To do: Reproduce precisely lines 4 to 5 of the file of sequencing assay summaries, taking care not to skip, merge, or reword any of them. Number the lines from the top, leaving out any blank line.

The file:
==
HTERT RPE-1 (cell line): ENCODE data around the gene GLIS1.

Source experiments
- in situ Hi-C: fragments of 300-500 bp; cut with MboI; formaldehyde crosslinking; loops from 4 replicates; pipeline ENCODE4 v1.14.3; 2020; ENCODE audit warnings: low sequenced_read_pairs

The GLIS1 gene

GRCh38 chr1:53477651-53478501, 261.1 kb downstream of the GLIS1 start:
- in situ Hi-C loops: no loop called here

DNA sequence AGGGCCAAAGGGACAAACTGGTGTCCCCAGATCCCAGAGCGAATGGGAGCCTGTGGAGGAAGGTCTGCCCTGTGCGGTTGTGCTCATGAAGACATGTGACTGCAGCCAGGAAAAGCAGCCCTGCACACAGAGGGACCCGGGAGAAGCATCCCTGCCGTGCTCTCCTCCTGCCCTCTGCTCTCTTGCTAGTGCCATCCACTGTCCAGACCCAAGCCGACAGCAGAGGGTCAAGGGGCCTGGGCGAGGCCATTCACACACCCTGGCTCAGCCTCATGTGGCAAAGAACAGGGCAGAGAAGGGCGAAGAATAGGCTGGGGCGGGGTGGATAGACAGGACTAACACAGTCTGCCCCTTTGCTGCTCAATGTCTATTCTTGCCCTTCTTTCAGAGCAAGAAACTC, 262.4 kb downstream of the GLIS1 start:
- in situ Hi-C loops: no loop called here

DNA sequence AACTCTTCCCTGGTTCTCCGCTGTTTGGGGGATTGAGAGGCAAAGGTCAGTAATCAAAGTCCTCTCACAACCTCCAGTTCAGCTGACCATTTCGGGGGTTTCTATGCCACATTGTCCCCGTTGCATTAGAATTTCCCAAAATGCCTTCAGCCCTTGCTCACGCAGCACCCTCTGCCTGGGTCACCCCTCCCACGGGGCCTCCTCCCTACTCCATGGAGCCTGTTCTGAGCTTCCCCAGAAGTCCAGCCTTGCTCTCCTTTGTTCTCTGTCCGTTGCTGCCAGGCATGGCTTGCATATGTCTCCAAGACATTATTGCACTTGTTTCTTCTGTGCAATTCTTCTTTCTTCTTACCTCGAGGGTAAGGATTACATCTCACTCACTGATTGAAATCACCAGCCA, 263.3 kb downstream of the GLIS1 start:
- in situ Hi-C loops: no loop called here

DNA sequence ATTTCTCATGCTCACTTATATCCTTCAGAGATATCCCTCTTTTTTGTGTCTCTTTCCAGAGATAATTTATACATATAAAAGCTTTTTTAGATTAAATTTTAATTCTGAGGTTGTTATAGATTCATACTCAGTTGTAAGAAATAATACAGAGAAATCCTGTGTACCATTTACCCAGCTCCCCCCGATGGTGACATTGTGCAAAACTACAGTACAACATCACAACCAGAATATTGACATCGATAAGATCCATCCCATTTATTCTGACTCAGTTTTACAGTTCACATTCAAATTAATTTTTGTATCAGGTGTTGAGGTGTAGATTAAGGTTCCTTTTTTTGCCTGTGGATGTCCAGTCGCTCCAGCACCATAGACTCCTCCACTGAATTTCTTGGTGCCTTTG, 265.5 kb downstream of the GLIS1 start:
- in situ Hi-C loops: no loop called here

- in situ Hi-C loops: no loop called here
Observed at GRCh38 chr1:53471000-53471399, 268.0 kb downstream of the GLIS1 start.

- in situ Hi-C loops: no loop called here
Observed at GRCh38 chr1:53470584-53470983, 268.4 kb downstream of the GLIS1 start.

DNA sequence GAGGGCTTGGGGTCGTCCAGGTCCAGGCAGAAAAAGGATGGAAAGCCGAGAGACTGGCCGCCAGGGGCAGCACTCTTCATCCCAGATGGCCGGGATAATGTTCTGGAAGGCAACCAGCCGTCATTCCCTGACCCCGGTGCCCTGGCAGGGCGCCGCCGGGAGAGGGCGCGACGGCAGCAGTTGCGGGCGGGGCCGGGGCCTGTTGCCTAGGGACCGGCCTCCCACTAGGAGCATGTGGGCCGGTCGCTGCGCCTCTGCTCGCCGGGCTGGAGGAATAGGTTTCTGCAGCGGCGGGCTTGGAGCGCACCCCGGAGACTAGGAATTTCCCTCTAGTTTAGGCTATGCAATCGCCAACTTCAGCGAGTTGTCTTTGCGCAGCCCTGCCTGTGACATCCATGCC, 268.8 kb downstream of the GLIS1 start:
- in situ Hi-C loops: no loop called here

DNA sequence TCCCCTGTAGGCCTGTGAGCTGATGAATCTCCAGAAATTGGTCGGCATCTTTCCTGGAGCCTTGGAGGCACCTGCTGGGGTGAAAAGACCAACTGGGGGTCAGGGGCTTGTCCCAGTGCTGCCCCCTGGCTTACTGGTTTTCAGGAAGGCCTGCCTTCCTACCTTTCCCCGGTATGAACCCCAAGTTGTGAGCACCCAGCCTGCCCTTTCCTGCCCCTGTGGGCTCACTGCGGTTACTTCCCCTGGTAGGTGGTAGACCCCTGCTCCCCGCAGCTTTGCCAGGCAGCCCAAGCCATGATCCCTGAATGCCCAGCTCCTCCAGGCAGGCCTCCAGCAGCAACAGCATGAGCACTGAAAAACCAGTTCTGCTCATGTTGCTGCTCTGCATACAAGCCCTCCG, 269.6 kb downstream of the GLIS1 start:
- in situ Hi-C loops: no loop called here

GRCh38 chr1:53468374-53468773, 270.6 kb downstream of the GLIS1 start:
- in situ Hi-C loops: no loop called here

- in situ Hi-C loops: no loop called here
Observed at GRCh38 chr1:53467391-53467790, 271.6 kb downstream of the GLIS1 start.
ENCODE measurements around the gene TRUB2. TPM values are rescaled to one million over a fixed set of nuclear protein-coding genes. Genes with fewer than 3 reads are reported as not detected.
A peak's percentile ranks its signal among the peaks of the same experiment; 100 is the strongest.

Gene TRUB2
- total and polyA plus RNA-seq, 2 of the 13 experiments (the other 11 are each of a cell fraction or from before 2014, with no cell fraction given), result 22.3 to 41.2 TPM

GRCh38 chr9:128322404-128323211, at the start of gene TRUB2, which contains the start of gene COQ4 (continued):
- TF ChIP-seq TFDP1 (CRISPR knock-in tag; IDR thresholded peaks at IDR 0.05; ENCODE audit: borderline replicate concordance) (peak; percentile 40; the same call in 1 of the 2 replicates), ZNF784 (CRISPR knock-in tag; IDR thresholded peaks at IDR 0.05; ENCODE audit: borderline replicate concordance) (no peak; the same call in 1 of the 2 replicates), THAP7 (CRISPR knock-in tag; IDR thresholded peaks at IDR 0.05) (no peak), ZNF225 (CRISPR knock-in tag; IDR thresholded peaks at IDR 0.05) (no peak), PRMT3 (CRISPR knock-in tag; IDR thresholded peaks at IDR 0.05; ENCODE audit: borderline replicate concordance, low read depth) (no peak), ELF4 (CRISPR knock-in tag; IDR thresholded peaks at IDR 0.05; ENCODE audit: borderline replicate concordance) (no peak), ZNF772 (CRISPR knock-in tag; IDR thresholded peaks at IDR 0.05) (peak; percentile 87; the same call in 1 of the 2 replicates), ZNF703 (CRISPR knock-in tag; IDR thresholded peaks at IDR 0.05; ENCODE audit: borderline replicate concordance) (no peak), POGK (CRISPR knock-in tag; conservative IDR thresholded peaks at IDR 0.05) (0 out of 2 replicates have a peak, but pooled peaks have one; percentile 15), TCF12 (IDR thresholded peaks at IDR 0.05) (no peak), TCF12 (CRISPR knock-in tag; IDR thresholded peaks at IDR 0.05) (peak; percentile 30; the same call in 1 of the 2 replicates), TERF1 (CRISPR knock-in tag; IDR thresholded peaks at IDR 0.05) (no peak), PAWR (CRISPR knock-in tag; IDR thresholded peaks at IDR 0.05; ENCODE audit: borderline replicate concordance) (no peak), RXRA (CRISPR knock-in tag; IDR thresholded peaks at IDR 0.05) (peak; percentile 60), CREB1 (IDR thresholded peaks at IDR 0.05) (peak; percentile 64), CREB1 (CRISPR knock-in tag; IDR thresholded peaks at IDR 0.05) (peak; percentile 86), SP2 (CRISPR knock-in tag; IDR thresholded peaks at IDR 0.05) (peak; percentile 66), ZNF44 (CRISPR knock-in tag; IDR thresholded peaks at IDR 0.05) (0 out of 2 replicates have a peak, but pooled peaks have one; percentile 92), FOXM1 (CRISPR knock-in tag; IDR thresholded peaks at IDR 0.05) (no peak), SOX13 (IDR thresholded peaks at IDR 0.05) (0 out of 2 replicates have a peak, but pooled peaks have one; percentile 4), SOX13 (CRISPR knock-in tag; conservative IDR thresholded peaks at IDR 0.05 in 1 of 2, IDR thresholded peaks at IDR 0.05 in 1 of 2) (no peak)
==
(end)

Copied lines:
The GLIS1 gene

GRCh38 chr1:53477651-53478501, 261.1 kb downstream of the GLIS1 start: